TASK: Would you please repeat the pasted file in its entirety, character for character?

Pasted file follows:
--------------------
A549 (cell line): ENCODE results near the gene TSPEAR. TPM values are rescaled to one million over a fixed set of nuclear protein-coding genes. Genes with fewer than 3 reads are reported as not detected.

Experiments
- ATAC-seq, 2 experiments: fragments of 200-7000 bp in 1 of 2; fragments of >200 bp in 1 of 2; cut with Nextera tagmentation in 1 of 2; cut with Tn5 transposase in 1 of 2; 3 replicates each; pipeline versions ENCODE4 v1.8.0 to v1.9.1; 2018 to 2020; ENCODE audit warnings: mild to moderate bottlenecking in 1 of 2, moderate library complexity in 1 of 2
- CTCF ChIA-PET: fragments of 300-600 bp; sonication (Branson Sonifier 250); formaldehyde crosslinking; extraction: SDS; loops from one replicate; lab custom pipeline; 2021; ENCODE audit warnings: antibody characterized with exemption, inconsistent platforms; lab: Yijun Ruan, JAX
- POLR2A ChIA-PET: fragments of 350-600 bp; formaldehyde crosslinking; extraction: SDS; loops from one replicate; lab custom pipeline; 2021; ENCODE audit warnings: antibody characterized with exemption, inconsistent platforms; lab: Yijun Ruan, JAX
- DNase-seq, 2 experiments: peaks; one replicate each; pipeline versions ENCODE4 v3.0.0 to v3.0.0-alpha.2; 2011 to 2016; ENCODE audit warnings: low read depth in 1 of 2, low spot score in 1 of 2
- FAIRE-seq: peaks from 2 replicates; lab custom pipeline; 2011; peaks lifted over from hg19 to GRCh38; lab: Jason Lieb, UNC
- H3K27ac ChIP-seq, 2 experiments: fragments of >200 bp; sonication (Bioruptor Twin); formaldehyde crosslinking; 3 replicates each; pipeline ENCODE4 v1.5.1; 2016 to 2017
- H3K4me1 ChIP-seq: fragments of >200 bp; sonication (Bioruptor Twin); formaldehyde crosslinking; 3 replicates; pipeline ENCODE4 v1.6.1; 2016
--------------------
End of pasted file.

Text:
A549 (cell line): ENCODE results near the gene TSPEAR. TPM values are rescaled to one million over a fixed set of nuclear protein-coding genes. Genes with fewer than 3 reads are reported as not detected.

Experiments
- ATAC-seq, 2 experiments: fragments of 200-7000 bp in 1 of 2; fragments of >200 bp in 1 of 2; cut with Nextera tagmentation in 1 of 2; cut with Tn5 transposase in 1 of 2; 3 replicates each; pipeline versions ENCODE4 v1.8.0 to v1.9.1; 2018 to 2020; ENCODE audit warnings: mild to moderate bottlenecking in 1 of 2, moderate library complexity in 1 of 2
- CTCF ChIA-PET: fragments of 300-600 bp; sonication (Branson Sonifier 250); formaldehyde crosslinking; extraction: SDS; loops from one replicate; lab custom pipeline; 2021; ENCODE audit warnings: antibody characterized with exemption, inconsistent platforms; lab: Yijun Ruan, JAX
- POLR2A ChIA-PET: fragments of 350-600 bp; formaldehyde crosslinking; extraction: SDS; loops from one replicate; lab custom pipeline; 2021; ENCODE audit warnings: antibody characterized with exemption, inconsistent platforms; lab: Yijun Ruan, JAX
- DNase-seq, 2 experiments: peaks; one replicate each; pipeline versions ENCODE4 v3.0.0 to v3.0.0-alpha.2; 2011 to 2016; ENCODE audit warnings: low read depth in 1 of 2, low spot score in 1 of 2
- FAIRE-seq: peaks from 2 replicates; lab custom pipeline; 2011; peaks lifted over from hg19 to GRCh38; lab: Jason Lieb, UNC
- H3K27ac ChIP-seq, 2 experiments: fragments of >200 bp; sonication (Bioruptor Twin); formaldehyde crosslinking; 3 replicates each; pipeline ENCODE4 v1.5.1; 2016 to 2017
- H3K4me1 ChIP-seq: fragments of >200 bp; sonication (Bioruptor Twin); formaldehyde crosslinking; 3 replicates; pipeline ENCODE4 v1.6.1; 2016